The future of 3D food printing is closer than you might imagine. We’ve already seen printers that churn out chocolate delights, and we’ve read many more stories on 3D printed cakes, pasta, and cookies. But a burrito made by a 3D printer? This seems a bit new.
Unlike previous food 3D printers that make relatively dry, low ingredient food, the Burritobot will print all the toppings you’d find on a typical burrito or taco. Designed by New York University graduate student Marko Manriquez, the Burritobot can pump out black beans, pinto beans, cheese, pico de gallo, cream, mild salsa, and hot salsa onto a pre-made tortilla. All the user has to do is select the desired topping and amount via an iOS or Ruby web-based app to customize their dish before letting Burritobot do the work.
The Burritobot is much like assembly line machine but on a much smaller scale. The prototype parts are mostly plastic, and the only thing that makes the printed item edible is replacing “inks” with ingredients. Creating food via 3D printers also takes quite some time. Depending on the intricacies, some items could take up to hours for one complete piece. Manriquez’s design relies solely on changing the way fast food can be customized and automated, and allowing robots to handle the small details of a food order. After all, how many times have you walked into a McDonald’s and ask that they put no pickle in your hamburger, but find it there anyway?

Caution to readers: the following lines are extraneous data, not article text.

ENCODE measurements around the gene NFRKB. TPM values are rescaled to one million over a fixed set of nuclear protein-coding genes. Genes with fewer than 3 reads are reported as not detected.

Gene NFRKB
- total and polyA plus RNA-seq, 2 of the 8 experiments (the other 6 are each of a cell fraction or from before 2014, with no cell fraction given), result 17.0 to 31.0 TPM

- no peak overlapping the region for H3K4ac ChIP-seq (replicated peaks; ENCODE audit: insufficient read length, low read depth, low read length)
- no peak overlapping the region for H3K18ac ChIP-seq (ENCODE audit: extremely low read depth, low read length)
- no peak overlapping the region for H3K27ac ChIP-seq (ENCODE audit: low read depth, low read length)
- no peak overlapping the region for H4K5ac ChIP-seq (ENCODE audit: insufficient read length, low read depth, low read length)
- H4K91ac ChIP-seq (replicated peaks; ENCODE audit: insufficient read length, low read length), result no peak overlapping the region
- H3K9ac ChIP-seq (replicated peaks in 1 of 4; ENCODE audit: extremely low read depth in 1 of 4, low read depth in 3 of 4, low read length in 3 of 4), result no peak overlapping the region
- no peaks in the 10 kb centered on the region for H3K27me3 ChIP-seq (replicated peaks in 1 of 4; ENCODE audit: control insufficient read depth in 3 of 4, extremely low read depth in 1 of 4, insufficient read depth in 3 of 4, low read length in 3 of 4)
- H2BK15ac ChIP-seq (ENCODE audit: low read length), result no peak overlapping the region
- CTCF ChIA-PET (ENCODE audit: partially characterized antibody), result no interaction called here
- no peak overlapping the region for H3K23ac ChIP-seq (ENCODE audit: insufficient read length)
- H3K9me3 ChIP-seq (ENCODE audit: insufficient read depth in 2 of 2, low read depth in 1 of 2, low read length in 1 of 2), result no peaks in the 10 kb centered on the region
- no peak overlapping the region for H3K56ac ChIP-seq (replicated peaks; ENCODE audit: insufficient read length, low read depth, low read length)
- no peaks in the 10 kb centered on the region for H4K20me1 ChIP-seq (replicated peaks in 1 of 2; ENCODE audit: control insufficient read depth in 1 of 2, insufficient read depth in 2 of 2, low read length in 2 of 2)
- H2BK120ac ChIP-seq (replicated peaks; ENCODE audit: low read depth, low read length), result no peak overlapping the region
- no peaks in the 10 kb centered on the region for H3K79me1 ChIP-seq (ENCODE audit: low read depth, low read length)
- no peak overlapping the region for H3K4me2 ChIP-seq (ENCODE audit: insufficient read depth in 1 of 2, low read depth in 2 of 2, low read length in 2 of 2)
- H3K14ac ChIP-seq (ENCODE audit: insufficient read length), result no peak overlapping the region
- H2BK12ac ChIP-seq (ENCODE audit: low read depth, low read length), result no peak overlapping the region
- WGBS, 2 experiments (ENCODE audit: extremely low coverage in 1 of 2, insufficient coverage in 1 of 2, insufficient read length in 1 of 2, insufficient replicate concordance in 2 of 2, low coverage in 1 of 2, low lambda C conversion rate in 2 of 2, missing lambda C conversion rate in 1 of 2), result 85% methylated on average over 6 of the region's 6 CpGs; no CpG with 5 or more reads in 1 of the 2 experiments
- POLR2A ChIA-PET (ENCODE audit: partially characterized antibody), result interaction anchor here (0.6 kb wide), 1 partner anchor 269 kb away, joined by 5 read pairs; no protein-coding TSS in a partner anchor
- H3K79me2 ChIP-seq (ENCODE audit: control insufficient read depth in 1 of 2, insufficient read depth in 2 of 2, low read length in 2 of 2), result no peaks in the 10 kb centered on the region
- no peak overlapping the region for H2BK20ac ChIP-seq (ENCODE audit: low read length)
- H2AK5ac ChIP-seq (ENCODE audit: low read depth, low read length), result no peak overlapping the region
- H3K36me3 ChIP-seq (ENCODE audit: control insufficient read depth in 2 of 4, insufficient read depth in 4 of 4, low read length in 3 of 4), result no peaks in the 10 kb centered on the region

Of course, one of the more important factors is taste. How does 3D-printed food compare with handcrafted confections?
“Any food that can be converted into paste form can be extruded and hence 3-D printed… The main limitation in this design is that the ingredients have to that paste-like (or Play Dough) consistency to go through the printer’s syringe,” Manriquez explains to Fast Co.Design. “So unfortunately, ingredients like lettuce, or chunky bits of meat or salsa are not going to extrude out of a tiny 18 gauge syringe hole. You’re just not going to get that desired mouth feel of carne asada. [The burritos are] alright.”
Manriquez hopes that with a few extra touches and changes, robots might soon be able to replicate the skills of a human chef. Still, Burritobot is a benchmark for 3D food printing as companies may now try to adapt the idea to produce low-cost and quick machines that can crank out perfect orders of fast food even with unique customer requests.
The question, of course, is if you would be willing to pay for food made by robots. In terms of fast food, it may make sense, but we’d imagine you would rather pay premiums at a restaurant for the skills of a real, live chef. If 3D food printers don’t make it as fast food robots, they may likely to become a new category of home appliances.
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